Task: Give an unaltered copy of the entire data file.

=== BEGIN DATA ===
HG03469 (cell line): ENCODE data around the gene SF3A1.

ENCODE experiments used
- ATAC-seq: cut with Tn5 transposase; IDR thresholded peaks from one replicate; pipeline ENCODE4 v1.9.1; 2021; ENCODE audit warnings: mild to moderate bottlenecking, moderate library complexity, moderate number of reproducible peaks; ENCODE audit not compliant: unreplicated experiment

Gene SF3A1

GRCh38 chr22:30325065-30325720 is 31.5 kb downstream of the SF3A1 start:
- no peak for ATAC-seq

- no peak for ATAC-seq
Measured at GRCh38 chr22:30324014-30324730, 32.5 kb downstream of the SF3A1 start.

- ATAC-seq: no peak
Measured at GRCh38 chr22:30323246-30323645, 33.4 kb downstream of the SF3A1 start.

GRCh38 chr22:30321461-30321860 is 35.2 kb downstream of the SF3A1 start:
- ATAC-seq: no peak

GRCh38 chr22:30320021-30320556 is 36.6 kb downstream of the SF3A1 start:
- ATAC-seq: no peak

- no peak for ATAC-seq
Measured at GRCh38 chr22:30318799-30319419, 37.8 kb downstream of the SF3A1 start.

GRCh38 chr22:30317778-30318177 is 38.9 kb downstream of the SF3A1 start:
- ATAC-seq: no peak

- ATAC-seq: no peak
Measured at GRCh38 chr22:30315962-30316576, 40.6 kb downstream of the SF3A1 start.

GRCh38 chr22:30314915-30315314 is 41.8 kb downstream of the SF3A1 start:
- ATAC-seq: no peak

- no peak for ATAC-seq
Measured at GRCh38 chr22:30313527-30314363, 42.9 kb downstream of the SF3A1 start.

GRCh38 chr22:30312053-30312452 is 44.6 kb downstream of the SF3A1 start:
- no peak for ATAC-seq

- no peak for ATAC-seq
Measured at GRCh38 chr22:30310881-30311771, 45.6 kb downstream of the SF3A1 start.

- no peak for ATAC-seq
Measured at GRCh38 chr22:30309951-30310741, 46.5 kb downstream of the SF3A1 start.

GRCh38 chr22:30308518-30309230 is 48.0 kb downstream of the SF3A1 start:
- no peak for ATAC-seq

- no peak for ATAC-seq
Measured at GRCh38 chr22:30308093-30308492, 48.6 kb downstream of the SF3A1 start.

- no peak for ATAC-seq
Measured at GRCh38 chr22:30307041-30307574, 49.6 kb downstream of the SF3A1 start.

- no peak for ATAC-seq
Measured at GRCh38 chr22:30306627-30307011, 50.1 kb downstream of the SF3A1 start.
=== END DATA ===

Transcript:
HG03469 (cell line): ENCODE data around the gene SF3A1.

ENCODE experiments used
- ATAC-seq: cut with Tn5 transposase; IDR thresholded peaks from one replicate; pipeline ENCODE4 v1.9.1; 2021; ENCODE audit warnings: mild to moderate bottlenecking, moderate library complexity, moderate number of reproducible peaks; ENCODE audit not compliant: unreplicated experiment

Gene SF3A1

GRCh38 chr22:30325065-30325720 is 31.5 kb downstream of the SF3A1 start:
- no peak for ATAC-seq

- no peak for ATAC-seq
Measured at GRCh38 chr22:30324014-30324730, 32.5 kb downstream of the SF3A1 start.

- ATAC-seq: no peak
Measured at GRCh38 chr22:30323246-30323645, 33.4 kb downstream of the SF3A1 start.

GRCh38 chr22:30321461-30321860 is 35.2 kb downstream of the SF3A1 start:
- ATAC-seq: no peak

GRCh38 chr22:30320021-30320556 is 36.6 kb downstream of the SF3A1 start:
- ATAC-seq: no peak

- no peak for ATAC-seq
Measured at GRCh38 chr22:30318799-30319419, 37.8 kb downstream of the SF3A1 start.

GRCh38 chr22:30317778-30318177 is 38.9 kb downstream of the SF3A1 start:
- ATAC-seq: no peak

- ATAC-seq: no peak
Measured at GRCh38 chr22:30315962-30316576, 40.6 kb downstream of the SF3A1 start.

GRCh38 chr22:30314915-30315314 is 41.8 kb downstream of the SF3A1 start:
- ATAC-seq: no peak

- no peak for ATAC-seq
Measured at GRCh38 chr22:30313527-30314363, 42.9 kb downstream of the SF3A1 start.

GRCh38 chr22:30312053-30312452 is 44.6 kb downstream of the SF3A1 start:
- no peak for ATAC-seq

- no peak for ATAC-seq
Measured at GRCh38 chr22:30310881-30311771, 45.6 kb downstream of the SF3A1 start.

- no peak for ATAC-seq
Measured at GRCh38 chr22:30309951-30310741, 46.5 kb downstream of the SF3A1 start.

GRCh38 chr22:30308518-30309230 is 48.0 kb downstream of the SF3A1 start:
- no peak for ATAC-seq

- no peak for ATAC-seq
Measured at GRCh38 chr22:30308093-30308492, 48.6 kb downstream of the SF3A1 start.

- no peak for ATAC-seq
Measured at GRCh38 chr22:30307041-30307574, 49.6 kb downstream of the SF3A1 start.

- no peak for ATAC-seq
Measured at GRCh38 chr22:30306627-30307011, 50.1 kb downstream of the SF3A1 start.